Author of “Longitude” and “Galileo’s Daughter,” Dava Sobel in her latest book tells the story of the female “computers” who worked at the Harvard College Observatory from the late 19th through the mid-20th century analyzing stellar data captured on a growing collection of photographic plates. Using complicated calculations, the women classified the stars, determined their brightness, and even discovered new stars, nebulae, and novae. Many of their findings led to important discoveries about the universe, and their work helped clear obstacles for women in science.Read more about Star analysts of Harvard College Observatory inspired new book by Dava Sobel
A Harvard researcher seeking a model for the earliest cells has created a system that self-assembles from a chemical soup into cell-like structures that grow, move in response to light, replicate when destroyed, and exhibit signs of rudimentary evolutionary selection.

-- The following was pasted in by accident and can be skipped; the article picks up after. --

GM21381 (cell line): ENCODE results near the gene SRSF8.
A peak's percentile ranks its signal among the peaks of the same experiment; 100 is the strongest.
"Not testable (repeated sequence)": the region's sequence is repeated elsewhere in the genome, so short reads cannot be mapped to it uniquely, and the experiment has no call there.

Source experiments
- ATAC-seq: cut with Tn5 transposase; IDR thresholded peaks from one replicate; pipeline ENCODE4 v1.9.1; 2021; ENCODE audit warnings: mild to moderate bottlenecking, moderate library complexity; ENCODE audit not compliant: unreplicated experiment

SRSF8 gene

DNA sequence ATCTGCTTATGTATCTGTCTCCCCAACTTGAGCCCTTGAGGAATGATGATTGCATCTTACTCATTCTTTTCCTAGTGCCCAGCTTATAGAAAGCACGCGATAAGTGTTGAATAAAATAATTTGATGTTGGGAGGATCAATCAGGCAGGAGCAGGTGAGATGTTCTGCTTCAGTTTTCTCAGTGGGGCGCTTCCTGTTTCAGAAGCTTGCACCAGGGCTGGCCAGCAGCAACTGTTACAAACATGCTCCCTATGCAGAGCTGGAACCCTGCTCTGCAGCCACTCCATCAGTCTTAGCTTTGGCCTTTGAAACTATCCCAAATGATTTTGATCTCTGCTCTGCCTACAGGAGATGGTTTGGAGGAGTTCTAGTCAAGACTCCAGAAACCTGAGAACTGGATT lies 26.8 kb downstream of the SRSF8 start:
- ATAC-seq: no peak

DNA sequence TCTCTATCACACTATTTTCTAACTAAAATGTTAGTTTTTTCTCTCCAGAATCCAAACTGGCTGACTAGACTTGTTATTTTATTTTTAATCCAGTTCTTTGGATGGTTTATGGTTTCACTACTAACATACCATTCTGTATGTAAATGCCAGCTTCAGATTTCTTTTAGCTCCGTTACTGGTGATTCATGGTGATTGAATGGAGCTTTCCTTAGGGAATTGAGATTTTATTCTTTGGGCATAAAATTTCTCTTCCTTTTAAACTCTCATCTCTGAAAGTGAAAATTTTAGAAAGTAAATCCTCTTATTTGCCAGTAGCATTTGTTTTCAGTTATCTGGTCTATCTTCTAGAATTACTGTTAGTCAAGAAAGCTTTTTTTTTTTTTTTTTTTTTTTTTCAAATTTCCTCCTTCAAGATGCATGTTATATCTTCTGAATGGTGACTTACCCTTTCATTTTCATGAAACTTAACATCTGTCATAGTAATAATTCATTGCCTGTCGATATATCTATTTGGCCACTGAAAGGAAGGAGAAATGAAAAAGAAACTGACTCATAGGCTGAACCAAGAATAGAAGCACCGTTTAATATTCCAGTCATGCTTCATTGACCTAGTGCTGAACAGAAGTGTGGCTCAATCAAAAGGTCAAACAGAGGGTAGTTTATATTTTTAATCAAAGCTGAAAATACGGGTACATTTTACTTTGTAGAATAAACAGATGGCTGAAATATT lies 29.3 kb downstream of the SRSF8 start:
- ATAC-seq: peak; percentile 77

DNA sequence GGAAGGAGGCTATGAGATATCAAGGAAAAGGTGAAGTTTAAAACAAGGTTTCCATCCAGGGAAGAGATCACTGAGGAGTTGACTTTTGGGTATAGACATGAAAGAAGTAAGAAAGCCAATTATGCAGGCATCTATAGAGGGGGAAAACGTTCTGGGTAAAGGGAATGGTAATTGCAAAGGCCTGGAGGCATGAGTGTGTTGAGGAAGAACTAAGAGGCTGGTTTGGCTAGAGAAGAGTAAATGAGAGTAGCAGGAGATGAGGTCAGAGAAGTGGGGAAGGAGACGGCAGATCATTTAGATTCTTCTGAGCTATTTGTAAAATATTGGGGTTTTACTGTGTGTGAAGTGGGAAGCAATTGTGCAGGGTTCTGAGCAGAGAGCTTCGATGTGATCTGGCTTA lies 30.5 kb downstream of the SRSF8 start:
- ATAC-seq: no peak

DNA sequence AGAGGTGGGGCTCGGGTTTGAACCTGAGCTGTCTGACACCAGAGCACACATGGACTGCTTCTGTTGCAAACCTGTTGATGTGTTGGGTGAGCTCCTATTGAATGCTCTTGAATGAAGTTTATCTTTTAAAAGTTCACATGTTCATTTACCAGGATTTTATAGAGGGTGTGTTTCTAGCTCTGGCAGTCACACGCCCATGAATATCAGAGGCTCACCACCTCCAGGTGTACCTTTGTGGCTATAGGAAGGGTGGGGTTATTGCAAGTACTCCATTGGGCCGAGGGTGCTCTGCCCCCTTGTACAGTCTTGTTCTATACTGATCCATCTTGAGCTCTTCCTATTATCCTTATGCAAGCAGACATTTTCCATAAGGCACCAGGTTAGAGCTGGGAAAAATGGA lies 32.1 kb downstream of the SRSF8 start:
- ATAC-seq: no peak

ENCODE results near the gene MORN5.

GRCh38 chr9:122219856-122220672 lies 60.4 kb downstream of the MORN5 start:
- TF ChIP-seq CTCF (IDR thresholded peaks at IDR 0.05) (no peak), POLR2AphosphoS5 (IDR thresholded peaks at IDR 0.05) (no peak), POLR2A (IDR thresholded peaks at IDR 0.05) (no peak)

It is well known that as plants grow, their stems and shoots respond to outside signals such as light and gravity. But if all plants have similar stimuli, why are there so many different stem shapes? Why do a weeping willow branches grow downward while nearby poison ivy shoots upward?